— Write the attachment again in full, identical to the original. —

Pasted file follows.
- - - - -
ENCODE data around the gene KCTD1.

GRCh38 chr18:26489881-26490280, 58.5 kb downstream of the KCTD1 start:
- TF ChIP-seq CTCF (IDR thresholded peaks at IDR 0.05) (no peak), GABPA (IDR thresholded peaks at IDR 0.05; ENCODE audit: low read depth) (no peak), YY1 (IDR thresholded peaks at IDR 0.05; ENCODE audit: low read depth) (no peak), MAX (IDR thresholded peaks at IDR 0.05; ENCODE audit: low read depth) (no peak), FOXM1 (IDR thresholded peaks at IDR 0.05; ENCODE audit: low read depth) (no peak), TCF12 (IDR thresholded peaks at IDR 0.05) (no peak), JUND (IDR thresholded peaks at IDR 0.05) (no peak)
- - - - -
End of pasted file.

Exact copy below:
ENCODE data around the gene KCTD1.

GRCh38 chr18:26489881-26490280, 58.5 kb downstream of the KCTD1 start:
- TF ChIP-seq CTCF (IDR thresholded peaks at IDR 0.05) (no peak), GABPA (IDR thresholded peaks at IDR 0.05; ENCODE audit: low read depth) (no peak), YY1 (IDR thresholded peaks at IDR 0.05; ENCODE audit: low read depth) (no peak), MAX (IDR thresholded peaks at IDR 0.05; ENCODE audit: low read depth) (no peak), FOXM1 (IDR thresholded peaks at IDR 0.05; ENCODE audit: low read depth) (no peak), TCF12 (IDR thresholded peaks at IDR 0.05) (no peak), JUND (IDR thresholded peaks at IDR 0.05) (no peak)